Nov 30, 2020
Visit our sister site:

Front Page, Headline, Industry News

Female directors still under-represented in film industry

With the recent Whistler Film Festival, a film educator is raising concerns about gender disparity in the film industry.

Carol Whiteman is the producer of Women In the Director’s Chair, a mentorship program that teaches female directors how to better develop their feature film and television series projects.

“Because that’s where the biggest gap is. It’s in those higher-budget areas where women directors are lacking most,” Whiteman told The Early Edition’s Rick Cluff.

So why is there such a gap?

“It’s probably generational. There’s a long-standing bias against women in our film industry, some would say it’s unconscious at this point … times haven’t really changed.”

In fact, since the first Academy Awards in 1929, only one woman has ever won for best director: Kathryn Bigelow for The Hurt Locker in 2010.

Whiteman says that having women directors is important because women account for 51 per cent of the population and have different experiences than men. She says it’s important to reflect those experiences in film.

Whiteman’s Women In the Director’s Chair is launching a new four-month intensive program for women directors in conjunction with the Whistler Film Festival.

The program is open to established female directors who are working on television series, feature films and web series.

Source: CBC

Leave a Reply

Your email address will not be published. Required fields are marked *

Front Page, Headline, Industry News

Female directors still under-represented in film industry

With the recent Whistler Film Festival, a film educator is raising concerns about gender disparity in the film industry.

Carol Whiteman is the producer of Women In the Director’s Chair, a mentorship program that teaches female directors how to better develop their feature film and television series projects.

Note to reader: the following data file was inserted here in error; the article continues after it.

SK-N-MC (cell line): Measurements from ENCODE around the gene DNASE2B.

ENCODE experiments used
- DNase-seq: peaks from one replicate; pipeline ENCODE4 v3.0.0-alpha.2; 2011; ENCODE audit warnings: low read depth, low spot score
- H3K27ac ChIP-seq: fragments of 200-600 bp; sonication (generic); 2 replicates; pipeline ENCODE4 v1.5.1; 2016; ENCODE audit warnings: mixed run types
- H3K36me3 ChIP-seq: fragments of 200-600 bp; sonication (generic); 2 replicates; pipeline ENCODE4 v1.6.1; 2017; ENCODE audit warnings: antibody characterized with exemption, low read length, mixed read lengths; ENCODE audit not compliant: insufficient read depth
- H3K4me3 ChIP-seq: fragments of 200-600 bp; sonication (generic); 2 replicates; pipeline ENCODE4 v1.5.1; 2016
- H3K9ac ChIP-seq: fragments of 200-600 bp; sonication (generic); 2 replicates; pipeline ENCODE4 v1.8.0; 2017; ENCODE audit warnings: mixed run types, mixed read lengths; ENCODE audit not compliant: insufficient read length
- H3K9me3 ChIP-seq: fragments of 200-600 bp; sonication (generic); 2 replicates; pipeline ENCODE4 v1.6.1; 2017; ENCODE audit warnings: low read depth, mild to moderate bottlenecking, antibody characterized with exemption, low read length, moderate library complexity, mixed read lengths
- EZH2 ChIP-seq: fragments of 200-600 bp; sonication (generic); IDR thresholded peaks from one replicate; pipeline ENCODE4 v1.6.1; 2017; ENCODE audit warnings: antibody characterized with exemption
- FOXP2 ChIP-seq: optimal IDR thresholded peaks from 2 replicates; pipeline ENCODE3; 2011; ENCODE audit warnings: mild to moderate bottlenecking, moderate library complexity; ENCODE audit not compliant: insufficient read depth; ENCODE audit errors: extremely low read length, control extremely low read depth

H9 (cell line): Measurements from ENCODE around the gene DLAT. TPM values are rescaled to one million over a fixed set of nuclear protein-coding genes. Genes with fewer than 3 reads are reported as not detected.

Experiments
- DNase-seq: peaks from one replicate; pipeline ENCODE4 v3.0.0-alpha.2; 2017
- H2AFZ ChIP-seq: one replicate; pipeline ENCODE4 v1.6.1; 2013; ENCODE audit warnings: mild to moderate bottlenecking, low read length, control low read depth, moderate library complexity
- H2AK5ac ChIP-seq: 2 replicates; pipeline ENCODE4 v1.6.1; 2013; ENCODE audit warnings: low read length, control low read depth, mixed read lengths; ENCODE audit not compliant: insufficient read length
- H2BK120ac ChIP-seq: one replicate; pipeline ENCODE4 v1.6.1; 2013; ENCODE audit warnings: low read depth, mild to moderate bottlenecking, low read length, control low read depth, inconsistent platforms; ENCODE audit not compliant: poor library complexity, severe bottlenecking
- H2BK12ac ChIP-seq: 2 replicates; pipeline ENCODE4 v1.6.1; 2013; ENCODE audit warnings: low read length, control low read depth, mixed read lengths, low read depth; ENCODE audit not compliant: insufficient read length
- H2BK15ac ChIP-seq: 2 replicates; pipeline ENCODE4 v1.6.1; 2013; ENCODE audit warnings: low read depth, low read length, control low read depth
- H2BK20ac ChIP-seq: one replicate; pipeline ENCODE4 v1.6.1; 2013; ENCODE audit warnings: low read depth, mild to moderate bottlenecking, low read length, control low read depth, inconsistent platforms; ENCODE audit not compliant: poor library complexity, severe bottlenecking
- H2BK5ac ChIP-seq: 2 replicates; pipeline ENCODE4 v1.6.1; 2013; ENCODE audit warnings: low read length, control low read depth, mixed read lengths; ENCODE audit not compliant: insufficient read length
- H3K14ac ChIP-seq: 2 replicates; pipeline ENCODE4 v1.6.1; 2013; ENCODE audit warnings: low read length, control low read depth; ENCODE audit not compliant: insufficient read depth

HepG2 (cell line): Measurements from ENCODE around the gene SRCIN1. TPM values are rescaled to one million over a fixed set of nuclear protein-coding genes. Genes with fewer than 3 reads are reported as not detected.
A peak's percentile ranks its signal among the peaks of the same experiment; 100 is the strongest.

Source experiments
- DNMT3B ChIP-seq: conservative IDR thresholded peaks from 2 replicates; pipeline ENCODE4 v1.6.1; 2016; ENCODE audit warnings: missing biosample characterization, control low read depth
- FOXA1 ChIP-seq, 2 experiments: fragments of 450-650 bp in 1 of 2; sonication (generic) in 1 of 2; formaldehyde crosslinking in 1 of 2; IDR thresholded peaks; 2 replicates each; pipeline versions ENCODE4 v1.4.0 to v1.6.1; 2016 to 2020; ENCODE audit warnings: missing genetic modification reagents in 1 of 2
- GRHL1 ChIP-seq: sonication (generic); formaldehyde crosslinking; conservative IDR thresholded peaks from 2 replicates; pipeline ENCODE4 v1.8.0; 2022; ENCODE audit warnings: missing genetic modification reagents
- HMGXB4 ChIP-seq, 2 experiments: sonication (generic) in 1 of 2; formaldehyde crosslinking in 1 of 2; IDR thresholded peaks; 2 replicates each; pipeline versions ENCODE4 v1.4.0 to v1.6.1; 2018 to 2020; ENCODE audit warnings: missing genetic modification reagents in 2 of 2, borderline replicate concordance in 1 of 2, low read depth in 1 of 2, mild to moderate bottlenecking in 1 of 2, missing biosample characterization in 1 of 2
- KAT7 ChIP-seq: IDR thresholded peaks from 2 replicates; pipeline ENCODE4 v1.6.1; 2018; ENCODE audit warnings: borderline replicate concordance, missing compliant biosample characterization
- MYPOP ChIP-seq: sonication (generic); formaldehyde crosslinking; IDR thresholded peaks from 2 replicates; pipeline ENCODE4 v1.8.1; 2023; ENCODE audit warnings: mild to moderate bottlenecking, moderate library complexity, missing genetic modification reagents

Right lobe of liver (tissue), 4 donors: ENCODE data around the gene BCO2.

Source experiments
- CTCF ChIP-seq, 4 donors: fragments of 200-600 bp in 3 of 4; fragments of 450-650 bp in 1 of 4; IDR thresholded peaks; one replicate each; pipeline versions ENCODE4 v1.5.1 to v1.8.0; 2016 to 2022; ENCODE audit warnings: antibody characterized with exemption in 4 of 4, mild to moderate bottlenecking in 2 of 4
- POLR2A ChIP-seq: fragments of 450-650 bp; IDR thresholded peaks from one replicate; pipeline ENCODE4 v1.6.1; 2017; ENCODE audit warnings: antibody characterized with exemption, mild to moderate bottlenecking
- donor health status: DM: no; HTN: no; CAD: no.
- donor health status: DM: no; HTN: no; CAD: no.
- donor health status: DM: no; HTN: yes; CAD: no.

“Because that’s where the biggest gap is. It’s in those higher-budget areas where women directors are lacking most,” Whiteman told The Early Edition’s Rick Cluff.

So why is there such a gap?

“It’s probably generational. There’s a long-standing bias against women in our film industry, some would say it’s unconscious at this point … times haven’t really changed.”

In fact, since the first Academy Awards in 1929, only one woman has ever won for best director: Kathryn Bigelow for The Hurt Locker in 2010.

Whiteman says that having women directors is important because women account for 51 per cent of the population and have different experiences than men. She says it’s important to reflect those experiences in film.

Whiteman’s Women In the Director’s Chair is launching a new four-month intensive program for women directors in conjunction with the Whistler Film Festival.

The program is open to established female directors who are working on television series, feature films and web series.

Source: CBC

Leave a Reply

Your email address will not be published. Required fields are marked *

Front Page, Headline, Industry News

Female directors still under-represented in film industry

With the recent Whistler Film Festival, a film educator is raising concerns about gender disparity in the film industry.

Carol Whiteman is the producer of Women In the Director’s Chair, a mentorship program that teaches female directors how to better develop their feature film and television series projects.

“Because that’s where the biggest gap is. It’s in those higher-budget areas where women directors are lacking most,” Whiteman told The Early Edition’s Rick Cluff.

So why is there such a gap?

“It’s probably generational. There’s a long-standing bias against women in our film industry, some would say it’s unconscious at this point … times haven’t really changed.”

In fact, since the first Academy Awards in 1929, only one woman has ever won for best director: Kathryn Bigelow for The Hurt Locker in 2010.

Whiteman says that having women directors is important because women account for 51 per cent of the population and have different experiences than men. She says it’s important to reflect those experiences in film.

Whiteman’s Women In the Director’s Chair is launching a new four-month intensive program for women directors in conjunction with the Whistler Film Festival.

The program is open to established female directors who are working on television series, feature films and web series.

Source: CBC

Leave a Reply

Your email address will not be published. Required fields are marked *

Advertisements